Tools like http://www.plaxo.com. I haven’t tried it, can’t vouch for its usability or functionality. But the promise of software the synchronizes all my address books all over the place, takes live feeds from directories all over the web to KEEP the contact info up-to-date, and syncs with my mobile over-the-air… and for free? (OK, you have to pay for the mobile sync-ing, but still…)

    The software playing field is dramatically shifting again. Are we (internal IT groups) going to be able to find and establish the right partnerships, and change the model for software delivery fast enough to meet the demands of our users?

    And are we going to learn to think like our users, to drive our usability practices high enough up the priority stack, to deliver software they love as much as JP loves his Mac?

  2. VRM may be the answer but, as I’ve said to a number of people involved in it, there is a real problem in the way it’s being presented at this early stage. It’s very hard to determine what it actually is.

    Moreover, it already lies within the ambit of producers to improve the relevance of products to users by adopting the mindset I laid out in my Geek Marketing 101 piece that I wrote sometime ago in response to another of Doc’s anti-marketing pieces.


  3. While Apple does a better job of focusing on the user than most, they still fall far short of Google.

    Google has been wildly successful largely because of their unrelenting focus on the end user’s
    needs. Their pages are always lightweight, their advertising is actually *useful* to their audience rather than intrusive. It seems as though their primary goal is to deliver the best possible user experience and monetization strategies are only employed when they support or at least do not interfere with that goal at all.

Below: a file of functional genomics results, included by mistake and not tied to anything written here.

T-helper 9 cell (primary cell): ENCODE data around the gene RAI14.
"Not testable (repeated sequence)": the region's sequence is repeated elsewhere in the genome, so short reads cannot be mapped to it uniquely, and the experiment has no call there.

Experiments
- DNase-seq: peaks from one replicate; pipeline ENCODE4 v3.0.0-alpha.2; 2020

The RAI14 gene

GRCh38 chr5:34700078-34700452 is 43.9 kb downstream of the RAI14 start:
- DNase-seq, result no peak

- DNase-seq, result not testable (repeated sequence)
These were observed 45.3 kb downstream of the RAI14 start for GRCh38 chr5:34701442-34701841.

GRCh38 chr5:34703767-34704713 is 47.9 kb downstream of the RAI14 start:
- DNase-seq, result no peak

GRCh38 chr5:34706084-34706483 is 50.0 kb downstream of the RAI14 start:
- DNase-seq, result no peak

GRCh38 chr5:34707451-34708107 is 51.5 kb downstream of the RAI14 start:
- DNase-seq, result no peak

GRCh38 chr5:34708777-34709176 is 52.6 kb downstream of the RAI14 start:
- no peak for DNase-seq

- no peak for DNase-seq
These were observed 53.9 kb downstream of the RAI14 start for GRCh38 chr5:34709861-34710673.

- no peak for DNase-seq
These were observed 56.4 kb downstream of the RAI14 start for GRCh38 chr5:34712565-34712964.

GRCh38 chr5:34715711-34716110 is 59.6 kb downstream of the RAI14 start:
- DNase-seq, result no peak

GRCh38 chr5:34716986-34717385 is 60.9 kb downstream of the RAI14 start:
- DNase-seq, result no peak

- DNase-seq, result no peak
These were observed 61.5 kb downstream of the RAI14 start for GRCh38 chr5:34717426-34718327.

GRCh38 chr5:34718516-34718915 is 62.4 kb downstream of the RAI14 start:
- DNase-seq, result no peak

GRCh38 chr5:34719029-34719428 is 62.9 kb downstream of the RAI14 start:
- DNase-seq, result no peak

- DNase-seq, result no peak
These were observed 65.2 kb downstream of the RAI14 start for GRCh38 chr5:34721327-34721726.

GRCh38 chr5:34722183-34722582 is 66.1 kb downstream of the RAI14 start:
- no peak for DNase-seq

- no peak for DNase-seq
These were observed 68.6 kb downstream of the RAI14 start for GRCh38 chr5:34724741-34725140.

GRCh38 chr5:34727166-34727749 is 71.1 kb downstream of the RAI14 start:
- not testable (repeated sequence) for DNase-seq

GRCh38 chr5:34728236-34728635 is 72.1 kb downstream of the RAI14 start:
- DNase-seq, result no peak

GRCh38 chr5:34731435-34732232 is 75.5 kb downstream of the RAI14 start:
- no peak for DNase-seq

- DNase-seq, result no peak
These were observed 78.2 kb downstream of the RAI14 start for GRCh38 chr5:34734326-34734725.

Apple, on the other hand makes all sorts of irritating design decisions with OS-X, iTunes and the iPod in order to take their customers prisoner.

    Don’t get me wrong. I love my Mac and I really really like my iPod.

    I just wish Apple would take the next step toward a primary focus on the customer experience. This might yield slightly lower profits in the following quarter. However, in the long run they’d make far more by growing their market share faster.

    If more companies adopted Google’s philosophy, we’d all be happier and those companies would probably be quite a bit more profitable.

  4. The Apple interface or rather the way of doing things has meant one thing. I dont read the manual that comes with it. I don’t need to .

    Things are simple. Recently we purchased a software called Billings. The software is not made by Apple but has the Apple essence of simplicity .

    We were up and running in no time. That too without reading the manual.

Let me know what you think